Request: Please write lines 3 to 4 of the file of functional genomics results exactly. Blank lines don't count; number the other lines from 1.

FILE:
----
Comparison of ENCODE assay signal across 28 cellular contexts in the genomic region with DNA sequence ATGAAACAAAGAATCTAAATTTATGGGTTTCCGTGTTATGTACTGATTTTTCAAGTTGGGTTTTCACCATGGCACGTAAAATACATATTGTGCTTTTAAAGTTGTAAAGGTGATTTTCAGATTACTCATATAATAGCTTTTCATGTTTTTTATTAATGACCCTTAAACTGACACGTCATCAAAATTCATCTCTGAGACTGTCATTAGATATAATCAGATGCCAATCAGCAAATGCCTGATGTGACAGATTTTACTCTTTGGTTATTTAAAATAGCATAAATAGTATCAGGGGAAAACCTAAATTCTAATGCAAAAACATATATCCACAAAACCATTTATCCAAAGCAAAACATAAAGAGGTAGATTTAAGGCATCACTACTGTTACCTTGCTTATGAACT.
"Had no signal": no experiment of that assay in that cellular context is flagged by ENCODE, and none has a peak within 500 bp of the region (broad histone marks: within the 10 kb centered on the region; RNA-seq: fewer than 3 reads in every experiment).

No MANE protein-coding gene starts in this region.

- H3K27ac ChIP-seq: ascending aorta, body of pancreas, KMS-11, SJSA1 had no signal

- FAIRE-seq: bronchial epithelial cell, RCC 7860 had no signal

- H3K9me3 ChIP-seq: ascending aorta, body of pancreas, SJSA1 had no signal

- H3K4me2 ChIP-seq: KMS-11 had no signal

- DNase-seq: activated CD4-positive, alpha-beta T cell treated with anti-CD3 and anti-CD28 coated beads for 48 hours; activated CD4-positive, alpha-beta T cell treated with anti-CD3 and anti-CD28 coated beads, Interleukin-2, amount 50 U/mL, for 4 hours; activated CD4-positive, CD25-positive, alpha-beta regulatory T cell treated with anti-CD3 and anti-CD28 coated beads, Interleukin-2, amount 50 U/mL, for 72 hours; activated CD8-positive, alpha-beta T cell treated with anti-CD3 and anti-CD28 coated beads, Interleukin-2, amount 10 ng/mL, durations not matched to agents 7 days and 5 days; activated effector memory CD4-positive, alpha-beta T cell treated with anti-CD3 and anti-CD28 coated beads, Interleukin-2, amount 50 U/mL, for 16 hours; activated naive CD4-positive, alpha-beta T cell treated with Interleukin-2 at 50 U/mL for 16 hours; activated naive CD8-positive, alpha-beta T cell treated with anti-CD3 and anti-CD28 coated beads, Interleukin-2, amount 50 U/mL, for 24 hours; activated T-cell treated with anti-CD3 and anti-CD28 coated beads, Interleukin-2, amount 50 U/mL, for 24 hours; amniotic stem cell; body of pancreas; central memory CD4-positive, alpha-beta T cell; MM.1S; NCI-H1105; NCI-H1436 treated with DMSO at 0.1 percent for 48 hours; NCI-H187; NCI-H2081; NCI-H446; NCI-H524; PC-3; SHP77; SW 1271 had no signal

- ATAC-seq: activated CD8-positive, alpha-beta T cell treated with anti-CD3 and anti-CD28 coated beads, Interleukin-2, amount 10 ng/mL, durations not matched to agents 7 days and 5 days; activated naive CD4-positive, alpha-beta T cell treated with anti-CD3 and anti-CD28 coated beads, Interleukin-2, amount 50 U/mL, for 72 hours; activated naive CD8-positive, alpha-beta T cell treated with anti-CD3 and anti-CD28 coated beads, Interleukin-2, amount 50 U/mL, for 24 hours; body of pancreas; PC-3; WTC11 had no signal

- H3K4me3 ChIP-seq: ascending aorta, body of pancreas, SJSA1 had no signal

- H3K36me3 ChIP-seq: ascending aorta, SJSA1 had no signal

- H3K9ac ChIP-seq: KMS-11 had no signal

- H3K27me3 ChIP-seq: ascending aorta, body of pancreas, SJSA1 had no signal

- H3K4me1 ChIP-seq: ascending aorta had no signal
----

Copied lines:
No MANE protein-coding gene starts in this region.

- H3K27ac ChIP-seq: ascending aorta, body of pancreas, KMS-11, SJSA1 had no signal